Rosatom targets 24 new reactor units in Russia by 2045

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Rosatom targets 24 new reactor units in Russia by 2045

Rosatom has announced that implementation of Russian President Vladimir Putin’s decision to increase the share of nuclear power in the country’s energy mix to 25% by 2045 will require, according to preliminary estimates, the construction of 24 new reactor units, including in new regions.

The Russian state nuclear corporation’s director general, Alexey Likhachov, made the announcement on 5 March, at Rosatom’s first ‘information day’ this year. The text of his statement was published yesterday by the company’s in-house magazine Strana Rosatom.

At the end of 2020, nuclear power’s share of Russia’s energy mix stood at 20.28%. The country has 11 nuclear power plants in operation, including the floating nuclear power plant Akademik Lomonosov. These comprise 37 units with a total installed capacity of about 29.4 GWe. Nuclear power generated a record amount of electricity for Russia last year, of almost 215.8 TWh.

The difficulties presented by the pandemic make this achievement, among others, “all the more valuable”, Likhachov said.

“The environmental agenda and climate change are becoming increasingly important in the world. Domestic challenges are becoming more complex and voluminous. The President and the government are counting on our competences, increasingly using the state corporation in the technological rearmament of the domestic economy. The main thing is to go from the regime of the epidemic to the mode of development. In the near future, each division and all enterprises will present their programmes to increase revenue and reduce costs,” he said.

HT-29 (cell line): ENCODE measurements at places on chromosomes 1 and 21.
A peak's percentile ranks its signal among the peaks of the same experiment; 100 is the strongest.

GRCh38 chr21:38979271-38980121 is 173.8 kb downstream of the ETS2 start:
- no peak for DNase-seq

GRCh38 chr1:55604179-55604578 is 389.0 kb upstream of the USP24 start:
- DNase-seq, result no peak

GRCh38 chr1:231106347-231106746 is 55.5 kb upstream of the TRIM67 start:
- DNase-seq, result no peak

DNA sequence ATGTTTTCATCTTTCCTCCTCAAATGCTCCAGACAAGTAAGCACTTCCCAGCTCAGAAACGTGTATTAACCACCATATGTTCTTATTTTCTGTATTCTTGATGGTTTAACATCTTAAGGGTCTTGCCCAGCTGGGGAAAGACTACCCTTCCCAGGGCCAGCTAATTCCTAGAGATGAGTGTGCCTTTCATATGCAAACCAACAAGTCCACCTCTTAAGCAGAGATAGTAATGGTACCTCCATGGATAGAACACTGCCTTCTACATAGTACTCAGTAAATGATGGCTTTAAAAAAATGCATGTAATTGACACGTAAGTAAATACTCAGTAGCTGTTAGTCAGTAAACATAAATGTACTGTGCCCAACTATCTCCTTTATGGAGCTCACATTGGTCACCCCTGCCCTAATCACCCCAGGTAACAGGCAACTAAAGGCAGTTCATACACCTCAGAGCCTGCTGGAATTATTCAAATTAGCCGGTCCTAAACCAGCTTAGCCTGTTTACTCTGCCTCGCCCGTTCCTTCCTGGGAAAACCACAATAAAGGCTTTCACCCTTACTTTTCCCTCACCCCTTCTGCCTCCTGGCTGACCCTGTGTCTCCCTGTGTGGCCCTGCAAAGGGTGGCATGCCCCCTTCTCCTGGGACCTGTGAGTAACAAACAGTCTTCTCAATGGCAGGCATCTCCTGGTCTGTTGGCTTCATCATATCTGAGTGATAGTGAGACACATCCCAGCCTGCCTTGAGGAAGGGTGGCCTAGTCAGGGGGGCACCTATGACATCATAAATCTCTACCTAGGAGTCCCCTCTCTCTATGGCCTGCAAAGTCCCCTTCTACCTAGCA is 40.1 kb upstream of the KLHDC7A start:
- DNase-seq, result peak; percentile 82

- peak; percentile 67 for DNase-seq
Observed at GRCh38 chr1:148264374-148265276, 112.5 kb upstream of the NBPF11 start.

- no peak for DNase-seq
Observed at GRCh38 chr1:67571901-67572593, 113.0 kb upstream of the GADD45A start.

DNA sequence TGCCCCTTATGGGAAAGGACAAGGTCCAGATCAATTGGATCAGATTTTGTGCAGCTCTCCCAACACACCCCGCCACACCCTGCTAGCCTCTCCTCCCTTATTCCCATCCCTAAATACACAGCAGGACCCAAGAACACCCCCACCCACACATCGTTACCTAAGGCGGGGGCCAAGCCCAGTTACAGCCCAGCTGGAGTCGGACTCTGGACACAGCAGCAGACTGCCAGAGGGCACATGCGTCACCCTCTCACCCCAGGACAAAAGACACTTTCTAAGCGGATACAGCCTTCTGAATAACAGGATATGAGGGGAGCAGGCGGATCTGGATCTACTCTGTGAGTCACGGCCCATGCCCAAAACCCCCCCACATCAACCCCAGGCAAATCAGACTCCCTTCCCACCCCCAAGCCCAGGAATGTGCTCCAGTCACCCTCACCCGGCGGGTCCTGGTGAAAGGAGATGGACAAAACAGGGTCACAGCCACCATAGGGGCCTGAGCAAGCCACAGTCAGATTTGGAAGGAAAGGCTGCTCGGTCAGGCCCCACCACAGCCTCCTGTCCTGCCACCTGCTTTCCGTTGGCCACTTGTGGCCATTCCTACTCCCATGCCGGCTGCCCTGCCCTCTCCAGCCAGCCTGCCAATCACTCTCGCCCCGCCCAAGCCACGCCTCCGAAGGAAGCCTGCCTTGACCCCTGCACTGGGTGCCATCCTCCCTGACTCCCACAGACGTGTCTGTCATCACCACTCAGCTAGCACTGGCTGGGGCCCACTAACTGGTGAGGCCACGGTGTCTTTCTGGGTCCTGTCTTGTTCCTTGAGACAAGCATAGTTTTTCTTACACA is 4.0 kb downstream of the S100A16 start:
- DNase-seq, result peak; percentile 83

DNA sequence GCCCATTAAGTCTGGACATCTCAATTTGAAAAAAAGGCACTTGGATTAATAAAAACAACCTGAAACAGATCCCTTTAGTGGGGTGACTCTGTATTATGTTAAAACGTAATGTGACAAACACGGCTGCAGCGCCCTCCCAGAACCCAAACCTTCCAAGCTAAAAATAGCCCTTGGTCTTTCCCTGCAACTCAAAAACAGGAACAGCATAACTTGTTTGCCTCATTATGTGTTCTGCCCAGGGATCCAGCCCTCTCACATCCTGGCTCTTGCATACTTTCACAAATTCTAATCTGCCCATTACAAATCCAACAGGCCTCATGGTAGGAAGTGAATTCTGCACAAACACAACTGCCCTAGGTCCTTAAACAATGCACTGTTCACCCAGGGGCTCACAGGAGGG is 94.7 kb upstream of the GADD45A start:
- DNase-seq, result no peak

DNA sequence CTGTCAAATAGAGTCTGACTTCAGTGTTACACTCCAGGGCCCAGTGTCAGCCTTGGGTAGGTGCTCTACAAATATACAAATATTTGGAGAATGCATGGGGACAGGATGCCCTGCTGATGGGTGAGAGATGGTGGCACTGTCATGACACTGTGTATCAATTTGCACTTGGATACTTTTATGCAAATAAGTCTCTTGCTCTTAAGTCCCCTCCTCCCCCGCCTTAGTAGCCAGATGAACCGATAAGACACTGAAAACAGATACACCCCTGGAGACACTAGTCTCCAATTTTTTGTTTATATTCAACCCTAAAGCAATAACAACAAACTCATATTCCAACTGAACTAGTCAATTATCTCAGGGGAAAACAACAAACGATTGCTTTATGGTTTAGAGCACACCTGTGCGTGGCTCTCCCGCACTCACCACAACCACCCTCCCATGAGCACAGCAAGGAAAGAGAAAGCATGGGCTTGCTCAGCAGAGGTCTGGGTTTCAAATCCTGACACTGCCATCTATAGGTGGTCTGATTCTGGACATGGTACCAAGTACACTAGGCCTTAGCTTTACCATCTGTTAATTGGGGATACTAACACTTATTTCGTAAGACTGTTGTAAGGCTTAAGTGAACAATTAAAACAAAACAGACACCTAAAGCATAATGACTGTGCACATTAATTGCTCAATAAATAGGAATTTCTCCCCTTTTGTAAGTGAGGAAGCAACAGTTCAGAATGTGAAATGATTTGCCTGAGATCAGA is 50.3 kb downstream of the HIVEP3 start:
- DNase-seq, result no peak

The company’s strategy, Rosatom Vision-2030, which its supervisory board updated last year, targets an increase in revenue to RUB4 trillion (USD54 billion) “with a significant expansion in the share of new products and foreign orders, new technologies with mandatory export potential and qualitative changes in Rosatom itself: erasing internal boundaries between enterprises and divisions, as well as the creation of an industry environment for the development of employees”, he added.

Revenue from new products will need to increase by about 20% annually to reach the 2030 target. “This requires qualitative changes, we can say, a quantum leap,” he said. “Wind power, nuclear medicine, digital products, composite materials – these areas have already grown stronger and come out of the ‘kindergarten age’, and now we expect them to make a real economic return.”

On the launch of its programme Development of technology and research in the use of nuclear energy, Likhachov highlighted “presidential support” for the so-called Big Sarov project, with the opening of a branch of Moscow State University and the construction of an academic city.

“Our other nuclear centre, VNIITF [All-Russian Research Institute of Experimental Physics], is working on the development of natural gas conversion technology for the development of hydrogen energy and the use of hydrogen in industry. This project was given the provisional name ‘New Snezhinsk’. We are counting on interaction with large gas companies,” he said.

Last Updated on March 11, 2021